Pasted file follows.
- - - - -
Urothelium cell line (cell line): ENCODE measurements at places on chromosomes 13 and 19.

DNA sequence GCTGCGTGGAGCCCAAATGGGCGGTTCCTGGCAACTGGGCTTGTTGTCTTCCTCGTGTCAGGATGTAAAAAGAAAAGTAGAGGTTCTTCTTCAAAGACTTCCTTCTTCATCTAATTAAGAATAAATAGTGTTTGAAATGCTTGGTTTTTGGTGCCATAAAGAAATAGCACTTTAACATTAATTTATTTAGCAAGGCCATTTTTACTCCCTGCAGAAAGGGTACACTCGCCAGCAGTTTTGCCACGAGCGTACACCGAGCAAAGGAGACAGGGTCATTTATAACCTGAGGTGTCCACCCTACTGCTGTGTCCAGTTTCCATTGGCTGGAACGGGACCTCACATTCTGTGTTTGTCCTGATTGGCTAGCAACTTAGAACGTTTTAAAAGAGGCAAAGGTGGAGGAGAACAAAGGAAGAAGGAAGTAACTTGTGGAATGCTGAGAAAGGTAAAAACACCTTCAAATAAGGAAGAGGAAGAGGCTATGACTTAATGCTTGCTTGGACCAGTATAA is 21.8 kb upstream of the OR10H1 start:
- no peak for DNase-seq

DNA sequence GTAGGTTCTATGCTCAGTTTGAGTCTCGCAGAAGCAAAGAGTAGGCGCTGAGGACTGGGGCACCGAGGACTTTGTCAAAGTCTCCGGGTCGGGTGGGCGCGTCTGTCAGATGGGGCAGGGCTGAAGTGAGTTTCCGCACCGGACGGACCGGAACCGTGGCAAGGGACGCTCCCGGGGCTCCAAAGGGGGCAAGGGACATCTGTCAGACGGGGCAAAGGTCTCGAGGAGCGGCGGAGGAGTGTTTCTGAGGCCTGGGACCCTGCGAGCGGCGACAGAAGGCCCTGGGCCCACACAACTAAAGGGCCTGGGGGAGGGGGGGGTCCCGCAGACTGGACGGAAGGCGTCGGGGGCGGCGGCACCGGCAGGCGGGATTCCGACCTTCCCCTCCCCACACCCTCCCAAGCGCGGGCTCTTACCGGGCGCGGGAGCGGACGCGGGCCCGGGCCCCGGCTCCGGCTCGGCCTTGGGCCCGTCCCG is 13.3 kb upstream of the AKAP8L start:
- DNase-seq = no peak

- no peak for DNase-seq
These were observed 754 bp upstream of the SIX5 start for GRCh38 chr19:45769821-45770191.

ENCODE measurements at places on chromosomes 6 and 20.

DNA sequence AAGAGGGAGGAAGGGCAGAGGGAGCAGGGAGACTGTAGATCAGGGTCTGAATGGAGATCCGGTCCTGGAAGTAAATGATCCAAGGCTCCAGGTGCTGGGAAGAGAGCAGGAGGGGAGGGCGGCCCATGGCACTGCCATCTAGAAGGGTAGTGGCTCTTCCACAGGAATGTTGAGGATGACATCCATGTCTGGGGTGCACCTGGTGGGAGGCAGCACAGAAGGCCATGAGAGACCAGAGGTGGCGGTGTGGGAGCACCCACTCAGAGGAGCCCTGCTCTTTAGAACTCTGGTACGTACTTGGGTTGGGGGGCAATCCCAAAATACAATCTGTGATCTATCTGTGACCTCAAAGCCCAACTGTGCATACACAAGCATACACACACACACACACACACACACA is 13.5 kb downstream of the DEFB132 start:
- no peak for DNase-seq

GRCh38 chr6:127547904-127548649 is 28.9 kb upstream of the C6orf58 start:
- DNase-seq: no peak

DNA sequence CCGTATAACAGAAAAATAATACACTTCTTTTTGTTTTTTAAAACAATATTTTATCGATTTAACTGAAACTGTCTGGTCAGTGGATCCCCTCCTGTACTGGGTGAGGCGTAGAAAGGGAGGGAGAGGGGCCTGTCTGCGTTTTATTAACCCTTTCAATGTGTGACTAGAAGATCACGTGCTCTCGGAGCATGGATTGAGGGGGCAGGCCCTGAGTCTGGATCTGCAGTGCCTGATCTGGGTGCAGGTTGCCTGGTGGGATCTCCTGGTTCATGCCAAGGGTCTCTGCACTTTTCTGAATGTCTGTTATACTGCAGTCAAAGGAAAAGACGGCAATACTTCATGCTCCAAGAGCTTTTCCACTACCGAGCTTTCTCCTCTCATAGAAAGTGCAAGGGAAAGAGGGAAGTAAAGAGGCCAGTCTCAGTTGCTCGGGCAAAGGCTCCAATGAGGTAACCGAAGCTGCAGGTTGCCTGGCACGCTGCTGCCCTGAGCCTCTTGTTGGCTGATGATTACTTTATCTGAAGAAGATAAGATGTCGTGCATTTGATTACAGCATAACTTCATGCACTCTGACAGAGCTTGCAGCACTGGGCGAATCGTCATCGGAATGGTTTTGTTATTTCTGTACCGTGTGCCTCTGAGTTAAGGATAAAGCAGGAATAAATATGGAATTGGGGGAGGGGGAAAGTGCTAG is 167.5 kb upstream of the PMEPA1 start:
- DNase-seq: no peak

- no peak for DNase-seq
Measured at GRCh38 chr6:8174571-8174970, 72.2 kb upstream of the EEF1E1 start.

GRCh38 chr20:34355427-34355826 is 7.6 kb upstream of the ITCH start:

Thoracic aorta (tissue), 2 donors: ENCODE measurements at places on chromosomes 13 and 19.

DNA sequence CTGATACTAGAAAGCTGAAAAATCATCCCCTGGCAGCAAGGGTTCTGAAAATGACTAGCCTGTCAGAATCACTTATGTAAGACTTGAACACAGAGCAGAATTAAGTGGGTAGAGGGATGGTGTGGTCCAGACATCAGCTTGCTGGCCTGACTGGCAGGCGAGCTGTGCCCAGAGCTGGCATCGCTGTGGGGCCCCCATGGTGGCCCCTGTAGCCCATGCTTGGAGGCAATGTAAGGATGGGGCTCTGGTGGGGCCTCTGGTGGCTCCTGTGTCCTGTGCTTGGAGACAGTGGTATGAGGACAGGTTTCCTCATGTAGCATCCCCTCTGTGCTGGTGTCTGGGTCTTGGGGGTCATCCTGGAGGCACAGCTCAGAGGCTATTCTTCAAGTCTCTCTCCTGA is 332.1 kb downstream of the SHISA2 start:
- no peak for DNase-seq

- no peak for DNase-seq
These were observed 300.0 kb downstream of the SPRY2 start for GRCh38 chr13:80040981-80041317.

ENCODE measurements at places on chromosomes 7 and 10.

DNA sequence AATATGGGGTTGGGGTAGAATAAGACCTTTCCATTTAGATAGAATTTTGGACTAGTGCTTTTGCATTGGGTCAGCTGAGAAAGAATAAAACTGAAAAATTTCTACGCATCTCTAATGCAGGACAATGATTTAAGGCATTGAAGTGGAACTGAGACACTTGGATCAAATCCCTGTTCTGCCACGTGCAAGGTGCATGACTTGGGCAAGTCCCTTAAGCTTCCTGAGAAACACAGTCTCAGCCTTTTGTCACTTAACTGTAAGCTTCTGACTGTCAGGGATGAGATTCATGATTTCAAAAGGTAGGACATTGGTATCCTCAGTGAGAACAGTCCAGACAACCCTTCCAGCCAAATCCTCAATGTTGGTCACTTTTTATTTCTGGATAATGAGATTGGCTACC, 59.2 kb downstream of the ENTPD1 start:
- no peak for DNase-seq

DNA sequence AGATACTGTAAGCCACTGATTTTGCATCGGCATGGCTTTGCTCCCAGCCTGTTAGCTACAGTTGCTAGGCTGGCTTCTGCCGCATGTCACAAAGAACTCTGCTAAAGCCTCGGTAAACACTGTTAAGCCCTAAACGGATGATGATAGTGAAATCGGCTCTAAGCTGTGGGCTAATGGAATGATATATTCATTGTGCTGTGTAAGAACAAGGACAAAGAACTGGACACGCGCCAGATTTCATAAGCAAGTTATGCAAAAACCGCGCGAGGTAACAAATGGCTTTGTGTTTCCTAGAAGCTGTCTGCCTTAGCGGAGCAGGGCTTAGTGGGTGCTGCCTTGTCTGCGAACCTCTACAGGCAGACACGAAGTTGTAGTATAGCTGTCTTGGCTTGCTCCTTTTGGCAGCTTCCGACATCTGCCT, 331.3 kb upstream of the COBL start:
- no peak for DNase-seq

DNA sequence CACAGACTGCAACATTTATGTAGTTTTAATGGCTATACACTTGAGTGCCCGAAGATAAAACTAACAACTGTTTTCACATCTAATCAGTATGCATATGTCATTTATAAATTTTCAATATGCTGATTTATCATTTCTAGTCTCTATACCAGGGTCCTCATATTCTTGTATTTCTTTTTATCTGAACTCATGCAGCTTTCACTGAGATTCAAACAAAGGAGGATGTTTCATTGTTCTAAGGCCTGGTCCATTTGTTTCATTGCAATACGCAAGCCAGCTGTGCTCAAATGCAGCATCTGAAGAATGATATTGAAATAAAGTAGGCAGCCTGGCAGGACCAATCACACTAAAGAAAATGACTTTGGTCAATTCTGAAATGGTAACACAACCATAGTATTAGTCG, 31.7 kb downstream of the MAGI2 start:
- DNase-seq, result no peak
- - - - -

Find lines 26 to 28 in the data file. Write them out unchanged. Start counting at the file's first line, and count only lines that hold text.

DNA sequence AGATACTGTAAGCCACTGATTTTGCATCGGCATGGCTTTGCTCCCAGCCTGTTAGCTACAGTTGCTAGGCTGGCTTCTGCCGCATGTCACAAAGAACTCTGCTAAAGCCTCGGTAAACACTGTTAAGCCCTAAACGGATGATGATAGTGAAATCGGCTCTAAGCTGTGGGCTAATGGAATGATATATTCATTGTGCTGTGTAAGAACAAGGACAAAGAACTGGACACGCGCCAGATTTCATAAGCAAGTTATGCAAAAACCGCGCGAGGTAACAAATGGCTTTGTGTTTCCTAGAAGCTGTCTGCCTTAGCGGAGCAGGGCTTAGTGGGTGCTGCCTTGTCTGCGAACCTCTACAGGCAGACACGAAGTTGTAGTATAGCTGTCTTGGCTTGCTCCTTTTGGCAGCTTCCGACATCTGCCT, 331.3 kb upstream of the COBL start:
- no peak for DNase-seq

DNA sequence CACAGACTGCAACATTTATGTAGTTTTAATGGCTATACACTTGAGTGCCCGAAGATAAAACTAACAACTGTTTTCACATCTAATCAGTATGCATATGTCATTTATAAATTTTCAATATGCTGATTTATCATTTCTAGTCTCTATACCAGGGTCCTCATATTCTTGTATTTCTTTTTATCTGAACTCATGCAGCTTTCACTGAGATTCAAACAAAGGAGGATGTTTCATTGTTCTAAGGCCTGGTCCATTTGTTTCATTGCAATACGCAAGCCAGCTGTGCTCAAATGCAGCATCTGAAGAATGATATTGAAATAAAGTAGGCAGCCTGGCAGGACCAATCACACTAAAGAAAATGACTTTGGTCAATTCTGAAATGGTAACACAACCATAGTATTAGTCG, 31.7 kb downstream of the MAGI2 start: